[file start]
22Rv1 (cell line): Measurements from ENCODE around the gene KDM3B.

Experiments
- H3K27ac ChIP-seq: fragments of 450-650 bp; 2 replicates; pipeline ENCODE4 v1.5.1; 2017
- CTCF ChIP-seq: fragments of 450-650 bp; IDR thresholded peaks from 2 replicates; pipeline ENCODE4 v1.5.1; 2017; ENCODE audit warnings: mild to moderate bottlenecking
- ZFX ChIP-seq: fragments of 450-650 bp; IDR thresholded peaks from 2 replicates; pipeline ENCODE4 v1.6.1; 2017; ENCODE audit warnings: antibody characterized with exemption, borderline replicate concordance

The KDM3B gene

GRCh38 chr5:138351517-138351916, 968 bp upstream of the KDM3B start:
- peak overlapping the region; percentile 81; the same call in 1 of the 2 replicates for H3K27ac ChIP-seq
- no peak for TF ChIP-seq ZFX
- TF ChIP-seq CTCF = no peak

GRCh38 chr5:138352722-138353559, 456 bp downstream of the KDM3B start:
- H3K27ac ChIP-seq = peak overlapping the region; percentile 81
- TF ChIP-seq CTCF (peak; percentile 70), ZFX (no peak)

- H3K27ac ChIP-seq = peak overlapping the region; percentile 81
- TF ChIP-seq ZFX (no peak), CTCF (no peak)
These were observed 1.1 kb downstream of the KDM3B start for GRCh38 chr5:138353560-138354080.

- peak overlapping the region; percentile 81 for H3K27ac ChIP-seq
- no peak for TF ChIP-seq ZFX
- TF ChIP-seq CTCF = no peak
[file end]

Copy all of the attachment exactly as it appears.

22Rv1 (cell line): Measurements from ENCODE around the gene KDM3B.

Experiments
- H3K27ac ChIP-seq: fragments of 450-650 bp; 2 replicates; pipeline ENCODE4 v1.5.1; 2017
- CTCF ChIP-seq: fragments of 450-650 bp; IDR thresholded peaks from 2 replicates; pipeline ENCODE4 v1.5.1; 2017; ENCODE audit warnings: mild to moderate bottlenecking
- ZFX ChIP-seq: fragments of 450-650 bp; IDR thresholded peaks from 2 replicates; pipeline ENCODE4 v1.6.1; 2017; ENCODE audit warnings: antibody characterized with exemption, borderline replicate concordance

The KDM3B gene

GRCh38 chr5:138351517-138351916, 968 bp upstream of the KDM3B start:
- peak overlapping the region; percentile 81; the same call in 1 of the 2 replicates for H3K27ac ChIP-seq
- no peak for TF ChIP-seq ZFX
- TF ChIP-seq CTCF = no peak

GRCh38 chr5:138352722-138353559, 456 bp downstream of the KDM3B start:
- H3K27ac ChIP-seq = peak overlapping the region; percentile 81
- TF ChIP-seq CTCF (peak; percentile 70), ZFX (no peak)

- H3K27ac ChIP-seq = peak overlapping the region; percentile 81
- TF ChIP-seq ZFX (no peak), CTCF (no peak)
These were observed 1.1 kb downstream of the KDM3B start for GRCh38 chr5:138353560-138354080.

- peak overlapping the region; percentile 81 for H3K27ac ChIP-seq
- no peak for TF ChIP-seq ZFX
- TF ChIP-seq CTCF = no peak